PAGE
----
Boeing To Decide on 737 Rate Hike This Quarter
Boeing plans to decide by the end of this quarter whether or not to raise production rates for its 737 family, as the company anticipates further strengthening of the market for new narrowbody airliners. During a conference call this week to discuss the company's first quarter earnings, Boeing CEO Jim McNerney expressed more optimism about the direction the market for commercial airliners in general appears headed, following the company's decision earlier this spring to accelerate the timing of production rate increases for both the 777 and 747 programs.
“With clear indications that a global economic recovery is under way, we are also seeing tangible signs of improvement in the commercial airplane market,” said McNerney. “Passenger traffic is increasing, led by activity in emerging markets, and freighter traffic has rebounded strongly from the severely depressed levels of last year. Consequently the financial outlook for the world's airlines has improved noticeably since last quarter.”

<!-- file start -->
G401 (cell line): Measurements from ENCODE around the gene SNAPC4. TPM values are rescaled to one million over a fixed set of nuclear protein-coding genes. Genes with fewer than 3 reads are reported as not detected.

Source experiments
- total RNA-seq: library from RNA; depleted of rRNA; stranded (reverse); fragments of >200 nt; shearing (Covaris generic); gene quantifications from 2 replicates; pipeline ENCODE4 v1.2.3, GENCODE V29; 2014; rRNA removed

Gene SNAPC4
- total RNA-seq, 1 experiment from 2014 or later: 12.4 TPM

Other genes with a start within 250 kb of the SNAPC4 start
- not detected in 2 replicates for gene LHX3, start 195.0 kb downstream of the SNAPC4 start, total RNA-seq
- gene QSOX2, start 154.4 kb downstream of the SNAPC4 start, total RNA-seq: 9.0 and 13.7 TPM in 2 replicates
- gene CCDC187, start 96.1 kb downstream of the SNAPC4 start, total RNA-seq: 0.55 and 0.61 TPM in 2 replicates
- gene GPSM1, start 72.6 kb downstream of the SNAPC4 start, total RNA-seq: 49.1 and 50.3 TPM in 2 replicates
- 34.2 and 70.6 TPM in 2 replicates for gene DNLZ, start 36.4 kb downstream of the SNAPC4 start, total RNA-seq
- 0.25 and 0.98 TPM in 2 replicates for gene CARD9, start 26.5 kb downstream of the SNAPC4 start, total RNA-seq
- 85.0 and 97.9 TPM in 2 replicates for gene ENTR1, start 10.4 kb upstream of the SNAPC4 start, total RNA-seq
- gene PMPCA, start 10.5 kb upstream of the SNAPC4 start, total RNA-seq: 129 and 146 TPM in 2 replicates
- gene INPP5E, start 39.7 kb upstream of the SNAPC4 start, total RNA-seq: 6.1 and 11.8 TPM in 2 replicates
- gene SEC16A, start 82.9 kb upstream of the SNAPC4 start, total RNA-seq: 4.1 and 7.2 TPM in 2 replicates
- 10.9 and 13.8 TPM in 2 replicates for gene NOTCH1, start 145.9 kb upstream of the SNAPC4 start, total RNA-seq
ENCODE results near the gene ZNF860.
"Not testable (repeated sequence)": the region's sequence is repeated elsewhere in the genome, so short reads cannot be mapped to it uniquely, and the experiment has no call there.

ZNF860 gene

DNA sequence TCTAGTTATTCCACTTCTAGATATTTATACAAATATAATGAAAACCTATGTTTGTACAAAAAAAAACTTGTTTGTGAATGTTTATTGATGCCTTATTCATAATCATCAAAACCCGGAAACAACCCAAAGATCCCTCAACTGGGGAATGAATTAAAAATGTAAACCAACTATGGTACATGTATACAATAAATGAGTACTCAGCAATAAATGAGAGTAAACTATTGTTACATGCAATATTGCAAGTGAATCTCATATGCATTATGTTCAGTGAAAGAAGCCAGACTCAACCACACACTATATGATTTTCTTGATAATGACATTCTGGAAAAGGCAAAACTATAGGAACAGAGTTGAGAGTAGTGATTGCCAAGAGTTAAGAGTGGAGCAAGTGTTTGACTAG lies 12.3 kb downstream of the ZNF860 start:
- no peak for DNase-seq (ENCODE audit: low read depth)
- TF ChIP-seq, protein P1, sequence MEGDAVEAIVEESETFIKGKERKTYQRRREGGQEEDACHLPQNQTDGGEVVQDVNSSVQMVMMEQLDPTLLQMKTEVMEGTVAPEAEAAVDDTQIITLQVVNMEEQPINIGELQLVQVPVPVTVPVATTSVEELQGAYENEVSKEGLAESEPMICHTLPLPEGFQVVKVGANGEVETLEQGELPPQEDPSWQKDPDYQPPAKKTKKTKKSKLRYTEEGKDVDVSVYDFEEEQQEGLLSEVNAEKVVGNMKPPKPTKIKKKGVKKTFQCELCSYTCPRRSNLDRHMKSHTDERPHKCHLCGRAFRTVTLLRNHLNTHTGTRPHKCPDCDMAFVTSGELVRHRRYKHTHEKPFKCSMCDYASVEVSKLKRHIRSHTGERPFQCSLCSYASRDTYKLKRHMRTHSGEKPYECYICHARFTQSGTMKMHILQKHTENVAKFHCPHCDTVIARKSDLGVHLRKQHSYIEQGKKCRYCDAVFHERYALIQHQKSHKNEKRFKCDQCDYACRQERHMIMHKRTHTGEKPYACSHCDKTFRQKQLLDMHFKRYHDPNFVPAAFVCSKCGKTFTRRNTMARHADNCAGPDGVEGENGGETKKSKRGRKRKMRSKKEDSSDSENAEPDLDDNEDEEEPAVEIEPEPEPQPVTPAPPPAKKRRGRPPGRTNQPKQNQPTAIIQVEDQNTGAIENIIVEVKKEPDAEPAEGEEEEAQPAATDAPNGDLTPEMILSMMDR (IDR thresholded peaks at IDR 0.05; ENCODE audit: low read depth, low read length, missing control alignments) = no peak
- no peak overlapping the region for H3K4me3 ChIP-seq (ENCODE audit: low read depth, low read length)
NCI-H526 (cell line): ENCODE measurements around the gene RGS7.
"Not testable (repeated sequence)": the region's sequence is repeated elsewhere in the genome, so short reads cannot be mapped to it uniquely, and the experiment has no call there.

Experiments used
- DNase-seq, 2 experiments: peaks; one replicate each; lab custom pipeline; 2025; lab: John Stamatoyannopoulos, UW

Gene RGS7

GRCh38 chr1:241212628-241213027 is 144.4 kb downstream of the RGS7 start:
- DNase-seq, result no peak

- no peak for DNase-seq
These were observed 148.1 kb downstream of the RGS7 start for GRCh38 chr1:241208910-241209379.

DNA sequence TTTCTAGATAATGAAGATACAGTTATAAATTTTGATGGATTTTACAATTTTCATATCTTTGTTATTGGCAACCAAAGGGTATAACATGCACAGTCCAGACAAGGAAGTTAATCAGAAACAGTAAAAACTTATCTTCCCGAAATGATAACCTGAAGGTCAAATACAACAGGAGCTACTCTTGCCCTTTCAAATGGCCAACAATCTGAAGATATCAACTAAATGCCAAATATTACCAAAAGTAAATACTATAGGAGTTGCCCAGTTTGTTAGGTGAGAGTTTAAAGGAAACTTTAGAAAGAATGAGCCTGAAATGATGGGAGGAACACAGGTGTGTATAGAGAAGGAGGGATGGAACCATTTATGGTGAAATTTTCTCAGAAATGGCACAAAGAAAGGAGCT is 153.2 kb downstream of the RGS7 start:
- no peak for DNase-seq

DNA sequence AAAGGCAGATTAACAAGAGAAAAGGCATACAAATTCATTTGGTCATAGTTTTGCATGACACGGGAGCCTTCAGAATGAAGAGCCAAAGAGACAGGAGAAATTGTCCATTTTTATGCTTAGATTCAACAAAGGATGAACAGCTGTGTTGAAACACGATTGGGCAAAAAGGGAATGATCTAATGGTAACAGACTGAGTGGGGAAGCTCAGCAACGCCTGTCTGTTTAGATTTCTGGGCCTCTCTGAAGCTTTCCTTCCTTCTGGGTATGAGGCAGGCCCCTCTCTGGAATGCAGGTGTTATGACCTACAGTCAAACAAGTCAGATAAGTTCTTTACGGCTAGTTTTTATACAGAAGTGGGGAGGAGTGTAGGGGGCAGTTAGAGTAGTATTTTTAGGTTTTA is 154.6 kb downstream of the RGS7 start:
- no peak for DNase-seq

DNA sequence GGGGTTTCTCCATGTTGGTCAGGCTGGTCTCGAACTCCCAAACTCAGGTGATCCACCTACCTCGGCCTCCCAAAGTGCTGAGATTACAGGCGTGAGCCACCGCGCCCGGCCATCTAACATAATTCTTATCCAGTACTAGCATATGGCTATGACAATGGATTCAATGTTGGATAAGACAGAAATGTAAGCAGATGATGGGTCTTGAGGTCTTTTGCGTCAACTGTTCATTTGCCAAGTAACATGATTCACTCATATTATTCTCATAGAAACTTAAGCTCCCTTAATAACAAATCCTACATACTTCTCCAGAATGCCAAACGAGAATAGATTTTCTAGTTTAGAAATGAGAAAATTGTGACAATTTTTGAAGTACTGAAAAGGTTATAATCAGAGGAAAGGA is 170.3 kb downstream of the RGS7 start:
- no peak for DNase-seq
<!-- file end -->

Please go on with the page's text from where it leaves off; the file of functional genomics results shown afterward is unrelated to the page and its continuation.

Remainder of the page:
McNerney said that while some customers continue to defer or cancel orders, Boeing has seen growing demand from other customers for the resulting delivery slots through both acceleration of planned deliveries and new orders. “The backlog of deferral requests continues to decrease,” said McNerney. “The improving market conditions and the disciplined approach we have taken in managing production rates are paying off.”
BCA now builds some 31 Boeing 737s per month, said McNerney, who noted that the company is now considering “a couple” of options on rate increases. “Obviously the things we have to be sure of are our backlog and demand beyond that-the visibility-and the readiness of our suppliers to support the upgrade…I would just say we're looking at meaningful increases; I really don't want to say though exactly what we're looking at.”
McNerney reiterated his previous projections for a decision on a possible re-engining of the 737 by the end of this year, however, regardless of whether or not the company decides to move ahead with a rate increase this quarter. “As we look back at Boeing's history, we try to make these decisions in a way where the current demand for the current products is supported as we move into derivatives or all new airplanes, and we've got a process in place that we don't think is going to cannibalize the demand we see now.”